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Re: the K-T boundary
At 09:33 AM 7/5/97 -0700, Michael Sternberg wrote:
>What do you mean "have a distinctly modern flavor"? I'm not picking
>a fight here, but the Late Cretaceous and Paleocene floras of NA
>decidely are not modern. Certainly we see many of the families arise
>then, but at the genus level not many have modern day correspondents,
I just mean that an ordinary person walking in those forests would not
really be able to tell by general appearance that they were not modern
(while a _Glossopteris_ forest would have looked decidedly odd about anybody).
However, by the Upper Maastrichtian they are extremely similar, at the
genus level, to North American Eocene floras.
And they even compare closely to fully modern floras, just from different
areas: "Dryophyllum", the most common angiosperm, compares closely to
_Castanea_ or _Castanopsis_; and there were forms close to _Platanus_,
_Quercus_, _Rhamnus_, _Ulmus_ and several others present in the flora (even
where not identical at the generic level). -- (Actually I suspect that
_Ulmus_ itself was present, as I have seen both elm-like leaves and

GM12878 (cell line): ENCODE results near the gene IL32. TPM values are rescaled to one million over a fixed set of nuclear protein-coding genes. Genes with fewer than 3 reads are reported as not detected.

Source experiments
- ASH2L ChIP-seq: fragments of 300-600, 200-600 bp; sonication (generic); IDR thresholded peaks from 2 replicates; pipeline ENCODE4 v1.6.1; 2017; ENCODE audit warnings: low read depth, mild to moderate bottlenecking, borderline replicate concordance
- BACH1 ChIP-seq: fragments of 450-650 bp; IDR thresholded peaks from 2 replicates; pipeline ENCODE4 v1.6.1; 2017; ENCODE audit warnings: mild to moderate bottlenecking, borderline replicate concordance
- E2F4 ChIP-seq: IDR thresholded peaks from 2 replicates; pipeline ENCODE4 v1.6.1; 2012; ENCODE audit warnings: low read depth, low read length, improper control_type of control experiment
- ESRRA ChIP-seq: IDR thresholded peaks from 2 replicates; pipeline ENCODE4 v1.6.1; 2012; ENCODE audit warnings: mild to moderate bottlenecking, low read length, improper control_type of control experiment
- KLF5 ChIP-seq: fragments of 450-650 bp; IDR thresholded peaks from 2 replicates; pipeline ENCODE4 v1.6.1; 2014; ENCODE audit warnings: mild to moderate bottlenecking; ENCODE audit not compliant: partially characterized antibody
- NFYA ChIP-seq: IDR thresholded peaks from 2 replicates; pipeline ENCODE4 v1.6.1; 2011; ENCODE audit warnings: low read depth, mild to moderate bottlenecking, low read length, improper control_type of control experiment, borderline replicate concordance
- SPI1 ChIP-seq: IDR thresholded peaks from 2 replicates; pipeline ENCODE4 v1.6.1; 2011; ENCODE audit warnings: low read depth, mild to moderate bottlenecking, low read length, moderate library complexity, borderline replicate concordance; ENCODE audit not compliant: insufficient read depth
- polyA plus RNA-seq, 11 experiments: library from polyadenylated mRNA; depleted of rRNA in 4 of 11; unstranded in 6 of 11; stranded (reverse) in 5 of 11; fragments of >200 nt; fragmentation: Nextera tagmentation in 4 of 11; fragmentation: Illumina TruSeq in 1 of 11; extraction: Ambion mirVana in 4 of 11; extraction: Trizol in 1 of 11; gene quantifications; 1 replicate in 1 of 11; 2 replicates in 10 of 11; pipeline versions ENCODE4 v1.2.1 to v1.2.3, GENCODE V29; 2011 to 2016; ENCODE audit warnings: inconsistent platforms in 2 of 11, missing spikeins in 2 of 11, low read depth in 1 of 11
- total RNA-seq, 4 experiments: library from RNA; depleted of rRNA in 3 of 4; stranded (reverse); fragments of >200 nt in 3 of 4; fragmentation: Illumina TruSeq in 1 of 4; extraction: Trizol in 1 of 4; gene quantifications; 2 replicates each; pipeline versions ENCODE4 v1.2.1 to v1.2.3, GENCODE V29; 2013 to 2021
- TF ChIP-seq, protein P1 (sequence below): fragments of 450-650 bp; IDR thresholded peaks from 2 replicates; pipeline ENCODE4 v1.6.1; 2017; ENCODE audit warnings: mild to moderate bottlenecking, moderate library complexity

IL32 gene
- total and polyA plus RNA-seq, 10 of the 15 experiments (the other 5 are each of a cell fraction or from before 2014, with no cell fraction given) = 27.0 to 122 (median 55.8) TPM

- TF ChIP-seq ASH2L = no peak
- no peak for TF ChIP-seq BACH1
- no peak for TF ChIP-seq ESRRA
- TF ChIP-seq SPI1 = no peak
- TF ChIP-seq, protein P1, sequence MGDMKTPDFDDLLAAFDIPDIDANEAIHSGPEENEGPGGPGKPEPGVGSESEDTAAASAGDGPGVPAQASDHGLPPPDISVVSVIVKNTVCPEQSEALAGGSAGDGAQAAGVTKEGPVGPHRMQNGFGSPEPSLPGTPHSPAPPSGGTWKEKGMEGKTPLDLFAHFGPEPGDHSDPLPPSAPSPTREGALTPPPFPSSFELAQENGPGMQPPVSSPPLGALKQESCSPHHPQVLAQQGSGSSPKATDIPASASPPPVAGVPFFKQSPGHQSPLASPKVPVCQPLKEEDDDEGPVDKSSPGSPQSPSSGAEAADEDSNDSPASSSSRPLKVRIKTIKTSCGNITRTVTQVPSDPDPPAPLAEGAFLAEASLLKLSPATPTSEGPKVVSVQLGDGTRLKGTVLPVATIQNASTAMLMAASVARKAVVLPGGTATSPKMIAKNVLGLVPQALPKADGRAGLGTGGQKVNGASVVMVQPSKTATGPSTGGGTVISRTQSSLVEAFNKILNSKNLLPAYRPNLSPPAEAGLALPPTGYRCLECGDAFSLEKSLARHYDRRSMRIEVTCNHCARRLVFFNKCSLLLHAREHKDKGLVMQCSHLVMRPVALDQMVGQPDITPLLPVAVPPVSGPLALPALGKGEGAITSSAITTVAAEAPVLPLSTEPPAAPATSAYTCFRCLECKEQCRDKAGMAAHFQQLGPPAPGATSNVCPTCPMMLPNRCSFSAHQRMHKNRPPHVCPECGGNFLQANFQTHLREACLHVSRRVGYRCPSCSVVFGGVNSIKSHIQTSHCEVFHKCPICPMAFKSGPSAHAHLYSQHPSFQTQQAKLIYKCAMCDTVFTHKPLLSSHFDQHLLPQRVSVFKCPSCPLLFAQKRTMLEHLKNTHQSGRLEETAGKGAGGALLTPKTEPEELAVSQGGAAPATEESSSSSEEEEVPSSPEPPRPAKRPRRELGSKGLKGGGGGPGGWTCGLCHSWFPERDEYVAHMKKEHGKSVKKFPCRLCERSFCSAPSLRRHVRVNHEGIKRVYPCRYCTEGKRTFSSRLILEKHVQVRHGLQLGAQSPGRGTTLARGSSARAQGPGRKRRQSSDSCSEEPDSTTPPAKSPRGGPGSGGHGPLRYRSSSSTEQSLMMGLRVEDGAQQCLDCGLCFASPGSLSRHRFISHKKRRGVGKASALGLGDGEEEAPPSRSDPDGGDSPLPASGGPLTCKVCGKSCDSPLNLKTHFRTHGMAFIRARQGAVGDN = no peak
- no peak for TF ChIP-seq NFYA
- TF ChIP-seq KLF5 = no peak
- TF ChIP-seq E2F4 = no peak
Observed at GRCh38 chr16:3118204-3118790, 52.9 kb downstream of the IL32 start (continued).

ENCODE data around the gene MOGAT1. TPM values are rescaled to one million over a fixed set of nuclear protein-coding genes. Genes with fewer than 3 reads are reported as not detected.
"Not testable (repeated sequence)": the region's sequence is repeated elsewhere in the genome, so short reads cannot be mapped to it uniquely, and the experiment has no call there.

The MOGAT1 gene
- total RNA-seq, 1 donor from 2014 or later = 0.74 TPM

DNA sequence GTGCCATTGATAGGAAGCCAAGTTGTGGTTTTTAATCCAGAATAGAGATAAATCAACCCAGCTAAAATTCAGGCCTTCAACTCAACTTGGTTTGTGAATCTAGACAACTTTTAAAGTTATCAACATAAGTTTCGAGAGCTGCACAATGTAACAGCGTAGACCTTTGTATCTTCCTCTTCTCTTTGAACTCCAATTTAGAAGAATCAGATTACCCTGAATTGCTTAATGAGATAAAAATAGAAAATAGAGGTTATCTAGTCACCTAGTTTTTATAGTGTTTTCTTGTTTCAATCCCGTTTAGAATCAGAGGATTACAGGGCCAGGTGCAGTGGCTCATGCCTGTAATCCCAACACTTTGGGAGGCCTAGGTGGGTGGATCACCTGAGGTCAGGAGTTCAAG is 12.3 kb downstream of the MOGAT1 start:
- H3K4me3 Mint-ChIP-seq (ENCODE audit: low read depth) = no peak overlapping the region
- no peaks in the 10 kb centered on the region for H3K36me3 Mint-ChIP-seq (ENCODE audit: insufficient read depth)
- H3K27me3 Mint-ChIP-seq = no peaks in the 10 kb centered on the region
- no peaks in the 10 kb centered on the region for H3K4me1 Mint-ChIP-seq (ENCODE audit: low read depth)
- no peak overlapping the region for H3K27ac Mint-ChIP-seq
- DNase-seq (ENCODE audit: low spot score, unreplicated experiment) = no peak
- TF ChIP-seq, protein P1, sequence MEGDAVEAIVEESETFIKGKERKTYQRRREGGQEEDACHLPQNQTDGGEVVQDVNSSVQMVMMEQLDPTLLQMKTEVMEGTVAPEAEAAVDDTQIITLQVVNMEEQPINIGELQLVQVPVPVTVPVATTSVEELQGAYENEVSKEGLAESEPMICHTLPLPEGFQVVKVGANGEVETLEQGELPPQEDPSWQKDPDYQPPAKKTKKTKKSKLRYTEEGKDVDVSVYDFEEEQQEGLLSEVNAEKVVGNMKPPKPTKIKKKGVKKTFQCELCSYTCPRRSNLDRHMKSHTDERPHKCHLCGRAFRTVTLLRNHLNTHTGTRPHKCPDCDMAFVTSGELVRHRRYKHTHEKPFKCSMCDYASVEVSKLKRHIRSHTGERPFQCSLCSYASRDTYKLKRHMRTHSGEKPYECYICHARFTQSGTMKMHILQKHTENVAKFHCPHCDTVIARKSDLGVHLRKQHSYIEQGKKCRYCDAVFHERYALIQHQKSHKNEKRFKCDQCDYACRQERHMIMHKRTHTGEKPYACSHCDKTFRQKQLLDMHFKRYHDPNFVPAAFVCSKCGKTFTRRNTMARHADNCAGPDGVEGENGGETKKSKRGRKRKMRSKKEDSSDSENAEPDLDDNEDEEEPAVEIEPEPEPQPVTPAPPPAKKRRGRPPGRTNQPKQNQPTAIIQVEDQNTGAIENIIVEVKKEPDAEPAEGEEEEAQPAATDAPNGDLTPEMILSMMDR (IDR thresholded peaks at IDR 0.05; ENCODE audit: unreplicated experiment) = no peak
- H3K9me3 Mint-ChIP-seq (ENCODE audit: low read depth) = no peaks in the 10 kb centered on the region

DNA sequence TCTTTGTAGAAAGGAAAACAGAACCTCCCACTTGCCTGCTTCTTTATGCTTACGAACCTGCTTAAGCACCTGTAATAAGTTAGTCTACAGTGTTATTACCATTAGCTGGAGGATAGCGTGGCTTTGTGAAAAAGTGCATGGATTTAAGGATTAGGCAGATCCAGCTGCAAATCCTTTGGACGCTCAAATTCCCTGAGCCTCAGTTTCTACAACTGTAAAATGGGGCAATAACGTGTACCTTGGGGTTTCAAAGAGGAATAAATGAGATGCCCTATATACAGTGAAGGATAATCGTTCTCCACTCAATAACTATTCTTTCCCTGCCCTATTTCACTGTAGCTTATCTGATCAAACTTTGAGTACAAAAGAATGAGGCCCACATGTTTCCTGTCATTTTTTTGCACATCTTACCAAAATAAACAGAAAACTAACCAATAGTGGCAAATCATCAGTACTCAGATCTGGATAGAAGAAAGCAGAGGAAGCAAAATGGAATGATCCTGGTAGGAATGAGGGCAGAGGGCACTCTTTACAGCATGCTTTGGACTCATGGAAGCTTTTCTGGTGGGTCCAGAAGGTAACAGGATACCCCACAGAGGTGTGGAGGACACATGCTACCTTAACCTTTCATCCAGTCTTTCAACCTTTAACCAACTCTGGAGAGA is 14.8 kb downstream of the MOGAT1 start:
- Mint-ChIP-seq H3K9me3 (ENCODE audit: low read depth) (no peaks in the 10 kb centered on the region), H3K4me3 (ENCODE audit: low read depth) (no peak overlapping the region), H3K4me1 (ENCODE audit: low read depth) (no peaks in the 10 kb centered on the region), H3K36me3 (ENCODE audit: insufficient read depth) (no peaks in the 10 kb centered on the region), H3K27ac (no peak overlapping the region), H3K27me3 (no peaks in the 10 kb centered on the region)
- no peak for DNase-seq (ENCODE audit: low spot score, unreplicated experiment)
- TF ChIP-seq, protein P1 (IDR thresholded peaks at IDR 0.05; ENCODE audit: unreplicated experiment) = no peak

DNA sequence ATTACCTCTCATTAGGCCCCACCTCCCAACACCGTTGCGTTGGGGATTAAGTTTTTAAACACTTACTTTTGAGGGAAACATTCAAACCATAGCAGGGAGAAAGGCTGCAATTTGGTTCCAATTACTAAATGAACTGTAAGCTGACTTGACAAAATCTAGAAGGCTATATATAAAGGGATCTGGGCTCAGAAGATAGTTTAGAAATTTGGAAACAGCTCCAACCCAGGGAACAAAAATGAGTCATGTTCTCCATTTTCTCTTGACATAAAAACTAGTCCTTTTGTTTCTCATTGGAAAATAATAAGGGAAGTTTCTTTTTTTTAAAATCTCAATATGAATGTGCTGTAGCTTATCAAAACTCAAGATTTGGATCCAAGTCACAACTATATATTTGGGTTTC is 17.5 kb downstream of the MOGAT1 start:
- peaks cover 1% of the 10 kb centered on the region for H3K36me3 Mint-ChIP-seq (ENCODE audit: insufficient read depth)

elm-like seeds - not quite identical to modern elm seeds though).
The floodplain forests of the Lance type locality would have looked like a
Chestnut-Mixed Deciduous forest not too different from some floodplain
forests of the modern Mississippi Valley (where Swamp Chestnut Oaks - oaks
with chestnut-like leaves - take the place of "Dryophyllum").
>Don't be bamboozled by the presence of palms and cycads as an
>indicator of mesothermal climate. There are a number of extant mid
>to high altitude tropical plants that fit in right at home in cooler,
>lower altitude regions. ...
Hmm, yes, I can see that. (No cycads I know of in Lancian deposits, and
the palms seem to be restricted to certain sub-habitats)
The fact is that palms go rather further north along the Atlantic coast
than most people realize.
May the peace of God be with you. firstname.lastname@example.org